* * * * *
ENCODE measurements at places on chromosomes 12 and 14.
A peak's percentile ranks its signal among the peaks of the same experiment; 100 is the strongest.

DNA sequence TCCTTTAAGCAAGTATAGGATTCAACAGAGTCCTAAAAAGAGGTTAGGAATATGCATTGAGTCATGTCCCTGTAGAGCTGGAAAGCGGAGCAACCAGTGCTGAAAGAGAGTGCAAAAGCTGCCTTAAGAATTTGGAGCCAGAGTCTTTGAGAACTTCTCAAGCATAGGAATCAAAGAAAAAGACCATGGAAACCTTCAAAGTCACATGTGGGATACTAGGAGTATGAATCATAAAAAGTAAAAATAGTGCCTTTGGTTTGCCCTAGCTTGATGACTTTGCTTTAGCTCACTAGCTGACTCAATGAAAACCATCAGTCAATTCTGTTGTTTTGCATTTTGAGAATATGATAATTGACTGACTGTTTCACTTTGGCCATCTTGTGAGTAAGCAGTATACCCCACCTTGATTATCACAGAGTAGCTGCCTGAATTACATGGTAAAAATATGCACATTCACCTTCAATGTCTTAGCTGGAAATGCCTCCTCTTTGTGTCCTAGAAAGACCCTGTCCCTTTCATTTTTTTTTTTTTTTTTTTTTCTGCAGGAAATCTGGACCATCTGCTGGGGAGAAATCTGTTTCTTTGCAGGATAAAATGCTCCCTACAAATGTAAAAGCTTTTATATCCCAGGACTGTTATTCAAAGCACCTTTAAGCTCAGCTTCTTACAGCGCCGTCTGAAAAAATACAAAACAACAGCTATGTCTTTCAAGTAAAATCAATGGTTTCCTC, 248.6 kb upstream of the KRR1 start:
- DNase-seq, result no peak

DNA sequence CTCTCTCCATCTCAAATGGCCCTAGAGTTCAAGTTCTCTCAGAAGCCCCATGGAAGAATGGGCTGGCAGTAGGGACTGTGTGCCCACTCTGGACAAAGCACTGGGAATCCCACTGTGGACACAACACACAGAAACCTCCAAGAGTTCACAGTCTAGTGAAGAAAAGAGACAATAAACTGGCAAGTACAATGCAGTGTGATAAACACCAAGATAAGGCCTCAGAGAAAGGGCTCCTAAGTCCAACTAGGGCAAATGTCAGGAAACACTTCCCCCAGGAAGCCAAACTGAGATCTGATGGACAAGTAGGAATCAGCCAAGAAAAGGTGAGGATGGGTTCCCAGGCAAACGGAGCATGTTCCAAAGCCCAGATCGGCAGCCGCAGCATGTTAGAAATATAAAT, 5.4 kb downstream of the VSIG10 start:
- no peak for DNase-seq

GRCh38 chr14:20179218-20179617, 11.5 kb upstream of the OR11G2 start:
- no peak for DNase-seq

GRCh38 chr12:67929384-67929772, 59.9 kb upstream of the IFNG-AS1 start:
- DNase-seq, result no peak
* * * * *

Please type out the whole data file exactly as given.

ENCODE measurements at places on chromosomes 12 and 14.
A peak's percentile ranks its signal among the peaks of the same experiment; 100 is the strongest.

DNA sequence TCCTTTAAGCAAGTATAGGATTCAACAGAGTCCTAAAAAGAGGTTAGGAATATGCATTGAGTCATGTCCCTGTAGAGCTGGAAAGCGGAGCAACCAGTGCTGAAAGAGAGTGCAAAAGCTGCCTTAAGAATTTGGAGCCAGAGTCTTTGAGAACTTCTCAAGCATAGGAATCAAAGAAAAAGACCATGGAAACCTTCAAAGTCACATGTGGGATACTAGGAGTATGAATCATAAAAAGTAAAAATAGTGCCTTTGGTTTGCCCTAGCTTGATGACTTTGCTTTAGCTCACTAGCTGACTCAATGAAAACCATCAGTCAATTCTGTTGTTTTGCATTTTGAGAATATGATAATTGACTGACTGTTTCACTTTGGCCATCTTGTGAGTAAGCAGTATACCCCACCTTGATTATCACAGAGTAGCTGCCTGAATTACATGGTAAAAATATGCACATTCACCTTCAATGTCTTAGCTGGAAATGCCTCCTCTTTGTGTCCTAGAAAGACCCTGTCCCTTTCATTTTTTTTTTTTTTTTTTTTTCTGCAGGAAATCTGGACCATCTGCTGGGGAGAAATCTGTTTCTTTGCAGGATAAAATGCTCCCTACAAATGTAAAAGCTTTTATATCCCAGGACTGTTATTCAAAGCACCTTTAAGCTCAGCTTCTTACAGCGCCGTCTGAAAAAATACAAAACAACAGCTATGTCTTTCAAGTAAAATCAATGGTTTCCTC, 248.6 kb upstream of the KRR1 start:
- DNase-seq, result no peak

DNA sequence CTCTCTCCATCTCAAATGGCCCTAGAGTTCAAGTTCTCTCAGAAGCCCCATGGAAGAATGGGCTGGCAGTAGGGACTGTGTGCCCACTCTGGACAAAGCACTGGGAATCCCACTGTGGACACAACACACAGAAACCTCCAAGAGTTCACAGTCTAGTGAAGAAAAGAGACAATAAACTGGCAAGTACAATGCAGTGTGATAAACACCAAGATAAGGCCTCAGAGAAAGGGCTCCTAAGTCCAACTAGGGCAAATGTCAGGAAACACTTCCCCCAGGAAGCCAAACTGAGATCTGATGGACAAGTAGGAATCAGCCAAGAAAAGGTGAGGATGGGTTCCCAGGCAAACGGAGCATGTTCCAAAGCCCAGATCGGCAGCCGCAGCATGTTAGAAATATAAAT, 5.4 kb downstream of the VSIG10 start:
- no peak for DNase-seq

GRCh38 chr14:20179218-20179617, 11.5 kb upstream of the OR11G2 start:
- no peak for DNase-seq

GRCh38 chr12:67929384-67929772, 59.9 kb upstream of the IFNG-AS1 start:
- DNase-seq, result no peak